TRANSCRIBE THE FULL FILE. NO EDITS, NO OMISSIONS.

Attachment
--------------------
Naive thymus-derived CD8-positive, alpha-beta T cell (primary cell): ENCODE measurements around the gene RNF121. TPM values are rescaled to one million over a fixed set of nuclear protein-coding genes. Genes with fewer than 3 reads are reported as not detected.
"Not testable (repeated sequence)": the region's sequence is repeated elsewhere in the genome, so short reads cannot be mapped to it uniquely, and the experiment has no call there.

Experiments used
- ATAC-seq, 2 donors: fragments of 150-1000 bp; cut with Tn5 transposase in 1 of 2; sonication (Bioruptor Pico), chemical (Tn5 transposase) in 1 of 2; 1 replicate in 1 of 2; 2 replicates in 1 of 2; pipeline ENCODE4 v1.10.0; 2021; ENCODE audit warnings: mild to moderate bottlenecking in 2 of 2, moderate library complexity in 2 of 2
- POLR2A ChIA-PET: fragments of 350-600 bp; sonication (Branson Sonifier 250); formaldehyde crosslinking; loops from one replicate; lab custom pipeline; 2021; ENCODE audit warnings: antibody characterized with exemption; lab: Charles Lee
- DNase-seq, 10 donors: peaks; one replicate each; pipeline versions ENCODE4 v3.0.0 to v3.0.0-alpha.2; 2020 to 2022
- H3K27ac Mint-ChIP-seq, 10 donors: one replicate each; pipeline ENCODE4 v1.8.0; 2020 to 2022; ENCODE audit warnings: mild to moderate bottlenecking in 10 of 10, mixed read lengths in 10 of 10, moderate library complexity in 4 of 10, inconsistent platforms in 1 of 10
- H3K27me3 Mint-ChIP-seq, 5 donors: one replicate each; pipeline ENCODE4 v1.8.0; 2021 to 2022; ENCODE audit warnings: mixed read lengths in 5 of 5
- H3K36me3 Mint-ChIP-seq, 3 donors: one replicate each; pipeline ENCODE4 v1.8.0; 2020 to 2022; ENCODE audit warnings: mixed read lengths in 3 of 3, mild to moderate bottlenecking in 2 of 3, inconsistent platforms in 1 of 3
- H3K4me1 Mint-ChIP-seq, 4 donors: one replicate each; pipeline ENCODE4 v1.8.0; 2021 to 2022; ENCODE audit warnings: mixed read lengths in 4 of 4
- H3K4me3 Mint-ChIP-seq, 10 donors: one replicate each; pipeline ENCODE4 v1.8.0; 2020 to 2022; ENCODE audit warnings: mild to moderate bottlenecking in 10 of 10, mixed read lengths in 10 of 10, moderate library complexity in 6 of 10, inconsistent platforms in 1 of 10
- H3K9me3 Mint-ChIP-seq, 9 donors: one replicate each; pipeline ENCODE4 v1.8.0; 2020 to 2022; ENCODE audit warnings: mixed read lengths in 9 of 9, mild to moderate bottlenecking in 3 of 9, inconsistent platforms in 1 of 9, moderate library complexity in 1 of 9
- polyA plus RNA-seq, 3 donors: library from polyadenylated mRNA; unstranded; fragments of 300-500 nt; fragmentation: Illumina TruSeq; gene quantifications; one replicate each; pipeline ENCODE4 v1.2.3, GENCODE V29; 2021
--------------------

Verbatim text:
Naive thymus-derived CD8-positive, alpha-beta T cell (primary cell): ENCODE measurements around the gene RNF121. TPM values are rescaled to one million over a fixed set of nuclear protein-coding genes. Genes with fewer than 3 reads are reported as not detected.
"Not testable (repeated sequence)": the region's sequence is repeated elsewhere in the genome, so short reads cannot be mapped to it uniquely, and the experiment has no call there.

Experiments used
- ATAC-seq, 2 donors: fragments of 150-1000 bp; cut with Tn5 transposase in 1 of 2; sonication (Bioruptor Pico), chemical (Tn5 transposase) in 1 of 2; 1 replicate in 1 of 2; 2 replicates in 1 of 2; pipeline ENCODE4 v1.10.0; 2021; ENCODE audit warnings: mild to moderate bottlenecking in 2 of 2, moderate library complexity in 2 of 2
- POLR2A ChIA-PET: fragments of 350-600 bp; sonication (Branson Sonifier 250); formaldehyde crosslinking; loops from one replicate; lab custom pipeline; 2021; ENCODE audit warnings: antibody characterized with exemption; lab: Charles Lee
- DNase-seq, 10 donors: peaks; one replicate each; pipeline versions ENCODE4 v3.0.0 to v3.0.0-alpha.2; 2020 to 2022
- H3K27ac Mint-ChIP-seq, 10 donors: one replicate each; pipeline ENCODE4 v1.8.0; 2020 to 2022; ENCODE audit warnings: mild to moderate bottlenecking in 10 of 10, mixed read lengths in 10 of 10, moderate library complexity in 4 of 10, inconsistent platforms in 1 of 10
- H3K27me3 Mint-ChIP-seq, 5 donors: one replicate each; pipeline ENCODE4 v1.8.0; 2021 to 2022; ENCODE audit warnings: mixed read lengths in 5 of 5
- H3K36me3 Mint-ChIP-seq, 3 donors: one replicate each; pipeline ENCODE4 v1.8.0; 2020 to 2022; ENCODE audit warnings: mixed read lengths in 3 of 3, mild to moderate bottlenecking in 2 of 3, inconsistent platforms in 1 of 3
- H3K4me1 Mint-ChIP-seq, 4 donors: one replicate each; pipeline ENCODE4 v1.8.0; 2021 to 2022; ENCODE audit warnings: mixed read lengths in 4 of 4
- H3K4me3 Mint-ChIP-seq, 10 donors: one replicate each; pipeline ENCODE4 v1.8.0; 2020 to 2022; ENCODE audit warnings: mild to moderate bottlenecking in 10 of 10, mixed read lengths in 10 of 10, moderate library complexity in 6 of 10, inconsistent platforms in 1 of 10
- H3K9me3 Mint-ChIP-seq, 9 donors: one replicate each; pipeline ENCODE4 v1.8.0; 2020 to 2022; ENCODE audit warnings: mixed read lengths in 9 of 9, mild to moderate bottlenecking in 3 of 9, inconsistent platforms in 1 of 9, moderate library complexity in 1 of 9
- polyA plus RNA-seq, 3 donors: library from polyadenylated mRNA; unstranded; fragments of 300-500 nt; fragmentation: Illumina TruSeq; gene quantifications; one replicate each; pipeline ENCODE4 v1.2.3, GENCODE V29; 2021